Wednesday, September 22, 2010

Sayonara... dearest Mother...

Am now back at my village in the middle of nowhere in Kedah, again...

It is late now at night, and I briefly stopped writing this blog to go to the toilet at the kitchen area...

Compared to the noisy previous nights with lots of people movements, tonight is extremely quiet and peaceful...

There are just seven people tonight, compared to perhaps a hundred or so (?) the last few nights... and they are all sleeping in their rooms now...

As I walked into the inner kitchen, suddenly, 'klingg'... 'klannngg'... came the sounds of crockery and cutlery when handled...

Immediately, goose pimples sprang up all over my body...



And on impulse... Mother? I softly asked...

Mother? You are back, right?

A soft 'kliiing' came from the wet kitchen outside the back door...

My imagination was probably running haywire as I smiled lightly even while the remaining few strands of my hair began to stand on their ends...

Do you believe in spirits?

Spirits of the deceased, who return on the night they departed to take a last look at their homes during their previous lives?

Now even as I type this text after returning to my room, my skin continues to crawl...

For today, we accompanied our mother to her final resting place...

There were just the two of us (my elder brother and I) sitting in the coffin-car...

Behind us was a convoy of cars and a bus with other family members and well-wishers...

Throughout the one hour journey to the graveyard, my tears just couldn't stop flowing...

I didn't want my brother to see me weeping as I faced the other side of the window...

We (my missus and I) had just returned to Japan on the 15th, and I was ready to roll with regards to work and play...

But two days later (on 17th, Friday), the fateful phone call came...

Mother had passed at about 5:45 pm on that day... 90 years old she was...

Was then having an Italian dinner party with my colleagues and I went sort of, 'oh oh, now what do I do' kind of thing...

This, despite the fact that the phone call was not exactly unexpected...

Mother had been wheel-chaired for about 5 years...

She had a stroke which deemed her right hand, and lower body immobile...

This is one episode that I have not been able to face up to as a son...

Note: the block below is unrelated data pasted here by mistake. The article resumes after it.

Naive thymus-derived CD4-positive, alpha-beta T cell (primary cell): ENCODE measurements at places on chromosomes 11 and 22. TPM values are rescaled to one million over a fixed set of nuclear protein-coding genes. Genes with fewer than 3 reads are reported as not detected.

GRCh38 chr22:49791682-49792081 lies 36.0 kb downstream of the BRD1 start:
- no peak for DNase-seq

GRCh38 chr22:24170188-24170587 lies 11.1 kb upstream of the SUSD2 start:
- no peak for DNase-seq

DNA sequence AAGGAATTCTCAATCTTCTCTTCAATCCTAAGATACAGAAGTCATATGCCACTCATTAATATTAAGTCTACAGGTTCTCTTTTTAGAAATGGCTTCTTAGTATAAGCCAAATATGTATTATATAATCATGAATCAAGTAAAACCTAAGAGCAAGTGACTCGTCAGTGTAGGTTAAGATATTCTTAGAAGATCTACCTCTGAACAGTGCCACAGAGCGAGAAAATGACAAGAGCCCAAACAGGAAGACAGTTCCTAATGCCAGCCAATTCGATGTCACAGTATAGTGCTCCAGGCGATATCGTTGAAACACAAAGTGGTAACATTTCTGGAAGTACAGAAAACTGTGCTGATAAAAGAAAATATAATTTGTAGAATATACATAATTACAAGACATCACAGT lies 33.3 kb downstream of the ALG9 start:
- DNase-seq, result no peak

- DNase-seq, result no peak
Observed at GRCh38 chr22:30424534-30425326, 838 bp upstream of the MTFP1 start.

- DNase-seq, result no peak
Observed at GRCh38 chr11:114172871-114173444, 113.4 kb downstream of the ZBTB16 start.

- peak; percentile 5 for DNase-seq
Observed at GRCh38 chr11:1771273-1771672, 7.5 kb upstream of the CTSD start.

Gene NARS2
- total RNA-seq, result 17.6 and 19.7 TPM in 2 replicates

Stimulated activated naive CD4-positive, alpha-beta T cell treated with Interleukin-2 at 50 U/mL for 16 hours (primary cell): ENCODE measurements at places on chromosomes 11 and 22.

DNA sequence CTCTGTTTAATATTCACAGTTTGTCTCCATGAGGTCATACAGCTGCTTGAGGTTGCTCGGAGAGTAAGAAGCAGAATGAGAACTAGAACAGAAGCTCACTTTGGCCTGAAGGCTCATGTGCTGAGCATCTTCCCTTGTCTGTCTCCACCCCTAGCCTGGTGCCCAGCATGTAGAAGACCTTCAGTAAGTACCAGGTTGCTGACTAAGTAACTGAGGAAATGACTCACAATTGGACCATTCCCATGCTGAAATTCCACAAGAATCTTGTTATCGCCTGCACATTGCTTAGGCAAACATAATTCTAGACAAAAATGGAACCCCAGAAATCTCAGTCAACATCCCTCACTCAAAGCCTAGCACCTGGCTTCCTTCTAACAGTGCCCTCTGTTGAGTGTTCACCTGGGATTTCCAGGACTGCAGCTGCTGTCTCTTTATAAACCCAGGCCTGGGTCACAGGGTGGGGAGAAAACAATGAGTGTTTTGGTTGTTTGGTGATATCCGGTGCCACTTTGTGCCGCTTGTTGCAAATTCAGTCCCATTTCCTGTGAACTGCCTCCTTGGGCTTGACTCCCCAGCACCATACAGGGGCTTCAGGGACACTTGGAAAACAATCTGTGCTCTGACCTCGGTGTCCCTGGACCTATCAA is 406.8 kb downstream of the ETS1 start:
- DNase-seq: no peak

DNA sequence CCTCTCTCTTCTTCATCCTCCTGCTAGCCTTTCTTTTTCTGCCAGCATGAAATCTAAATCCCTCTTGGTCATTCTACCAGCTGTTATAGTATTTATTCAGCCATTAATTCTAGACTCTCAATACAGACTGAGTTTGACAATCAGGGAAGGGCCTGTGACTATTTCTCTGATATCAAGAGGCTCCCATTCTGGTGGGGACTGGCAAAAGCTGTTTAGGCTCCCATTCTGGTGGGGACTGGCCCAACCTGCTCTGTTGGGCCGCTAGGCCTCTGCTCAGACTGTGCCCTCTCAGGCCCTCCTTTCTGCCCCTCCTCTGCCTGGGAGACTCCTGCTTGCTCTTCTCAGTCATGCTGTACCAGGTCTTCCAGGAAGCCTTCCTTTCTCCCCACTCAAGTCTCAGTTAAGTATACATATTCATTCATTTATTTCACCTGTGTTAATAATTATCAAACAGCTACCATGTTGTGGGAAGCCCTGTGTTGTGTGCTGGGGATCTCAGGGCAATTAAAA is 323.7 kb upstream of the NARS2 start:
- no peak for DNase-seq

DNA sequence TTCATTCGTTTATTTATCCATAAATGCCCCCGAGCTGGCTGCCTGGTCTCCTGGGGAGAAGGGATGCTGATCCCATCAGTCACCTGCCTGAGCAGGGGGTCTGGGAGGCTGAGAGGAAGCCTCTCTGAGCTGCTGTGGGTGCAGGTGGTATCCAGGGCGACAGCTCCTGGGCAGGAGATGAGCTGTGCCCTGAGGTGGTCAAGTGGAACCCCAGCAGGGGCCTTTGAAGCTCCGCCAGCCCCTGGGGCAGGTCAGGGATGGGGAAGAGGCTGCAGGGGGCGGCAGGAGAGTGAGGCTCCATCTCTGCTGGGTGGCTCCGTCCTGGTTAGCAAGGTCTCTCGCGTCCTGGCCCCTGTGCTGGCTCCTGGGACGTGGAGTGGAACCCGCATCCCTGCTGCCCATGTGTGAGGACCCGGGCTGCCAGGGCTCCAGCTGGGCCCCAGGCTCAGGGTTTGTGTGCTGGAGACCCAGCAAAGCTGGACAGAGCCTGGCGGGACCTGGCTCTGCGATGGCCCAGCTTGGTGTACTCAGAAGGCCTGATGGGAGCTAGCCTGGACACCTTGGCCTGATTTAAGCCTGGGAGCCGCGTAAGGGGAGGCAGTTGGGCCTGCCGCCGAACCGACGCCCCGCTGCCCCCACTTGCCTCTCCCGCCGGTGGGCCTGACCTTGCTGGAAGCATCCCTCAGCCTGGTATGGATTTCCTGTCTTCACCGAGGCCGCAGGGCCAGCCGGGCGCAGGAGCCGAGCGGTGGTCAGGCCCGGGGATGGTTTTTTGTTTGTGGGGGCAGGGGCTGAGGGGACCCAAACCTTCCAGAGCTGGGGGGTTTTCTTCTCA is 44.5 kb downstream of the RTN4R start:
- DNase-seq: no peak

We are a big family however you measure it... seven males and four females...

All, the proud product of the joint-effort between 'just one father and just one mother'...

But can you imagine that there is no one single soul of the eleven, who is, what I'd say, 'capable and willing' to take care of our mother at her age and condition?

One would imagine that one of us would be having her in his/her house, and we would hire a helper to assist her with the long and short calls of nature, the meals, among other needs...

But no, after housing her in one home and then another, we came to the decision to put her in a nursery home...

Oh god, this is embarassing... even a sin, I'd say... and I am part and parcel of this episode...

But I must be fair to my siblings... to my dear brothers and my dear sisters, and their respective partners... especially those who did their sincerest best to visit mother, to ferry and accompany her to the hospital throughout the years...

To them, I owe my never ending debt... for my mere, in-excusable excuse is that I am in Japan and is thus not able to care for mother...

Throughout the years, all I could do was to return home twice a year to be with her...

We would talk about my garden, the chillies, the long beans, and the seeds I brought back from the village to Japan...

She seemed happy to be there, making friends with other old folks...

In fact on one occasion, she did say to me that she prefer to be at the nursury home rather than to be placed in one of our sibilings' home and be alone with just the helper whenever my siblings have to go somewhere outside...

But the last time we saw her, she looked so frail, so weak, so drained of life...

A bag of skin and bones, so goes the cliche...

Her facial expression was of misery... of suffering... of wanting to get away from it all...

Her eyes were perennially (sp?) cloudy due to long-standing cataracts...

For each of the last few days I saw her, she asked me to embrace her... to touch her face... to apply ointment on the sides of her forehead... on her chest over her heart...

'Your mother is dying', she whispered on the very first day...

Allowing a few moments of time lag, I protested, not sure if it was of any good...

'Don't say that, mother'...

'Bring me home... your mother is dying'... she said...



To be continued...